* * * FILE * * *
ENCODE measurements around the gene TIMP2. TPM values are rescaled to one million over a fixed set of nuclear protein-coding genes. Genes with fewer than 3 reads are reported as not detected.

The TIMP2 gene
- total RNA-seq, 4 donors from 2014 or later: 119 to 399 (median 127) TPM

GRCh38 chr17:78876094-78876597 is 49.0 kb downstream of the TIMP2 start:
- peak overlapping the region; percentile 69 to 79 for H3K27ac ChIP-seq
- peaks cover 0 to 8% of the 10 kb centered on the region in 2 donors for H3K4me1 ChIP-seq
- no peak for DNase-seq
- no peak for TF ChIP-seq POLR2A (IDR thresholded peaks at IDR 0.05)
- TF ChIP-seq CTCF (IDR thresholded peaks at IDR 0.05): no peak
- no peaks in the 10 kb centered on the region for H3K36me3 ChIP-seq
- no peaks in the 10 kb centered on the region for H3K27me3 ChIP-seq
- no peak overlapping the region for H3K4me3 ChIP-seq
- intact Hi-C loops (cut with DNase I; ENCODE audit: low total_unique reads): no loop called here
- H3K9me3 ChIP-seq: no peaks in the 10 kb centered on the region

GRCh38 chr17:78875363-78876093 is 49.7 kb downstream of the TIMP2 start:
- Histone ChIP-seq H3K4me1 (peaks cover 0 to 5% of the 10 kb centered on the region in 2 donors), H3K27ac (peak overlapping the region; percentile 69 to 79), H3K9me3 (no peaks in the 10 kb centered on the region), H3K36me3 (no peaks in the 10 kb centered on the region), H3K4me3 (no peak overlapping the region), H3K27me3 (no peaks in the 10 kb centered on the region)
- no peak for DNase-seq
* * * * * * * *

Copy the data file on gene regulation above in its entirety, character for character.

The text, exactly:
ENCODE measurements around the gene TIMP2. TPM values are rescaled to one million over a fixed set of nuclear protein-coding genes. Genes with fewer than 3 reads are reported as not detected.

The TIMP2 gene
- total RNA-seq, 4 donors from 2014 or later: 119 to 399 (median 127) TPM

GRCh38 chr17:78876094-78876597 is 49.0 kb downstream of the TIMP2 start:
- peak overlapping the region; percentile 69 to 79 for H3K27ac ChIP-seq
- peaks cover 0 to 8% of the 10 kb centered on the region in 2 donors for H3K4me1 ChIP-seq
- no peak for DNase-seq
- no peak for TF ChIP-seq POLR2A (IDR thresholded peaks at IDR 0.05)
- TF ChIP-seq CTCF (IDR thresholded peaks at IDR 0.05): no peak
- no peaks in the 10 kb centered on the region for H3K36me3 ChIP-seq
- no peaks in the 10 kb centered on the region for H3K27me3 ChIP-seq
- no peak overlapping the region for H3K4me3 ChIP-seq
- intact Hi-C loops (cut with DNase I; ENCODE audit: low total_unique reads): no loop called here
- H3K9me3 ChIP-seq: no peaks in the 10 kb centered on the region

GRCh38 chr17:78875363-78876093 is 49.7 kb downstream of the TIMP2 start:
- Histone ChIP-seq H3K4me1 (peaks cover 0 to 5% of the 10 kb centered on the region in 2 donors), H3K27ac (peak overlapping the region; percentile 69 to 79), H3K9me3 (no peaks in the 10 kb centered on the region), H3K36me3 (no peaks in the 10 kb centered on the region), H3K4me3 (no peak overlapping the region), H3K27me3 (no peaks in the 10 kb centered on the region)
- no peak for DNase-seq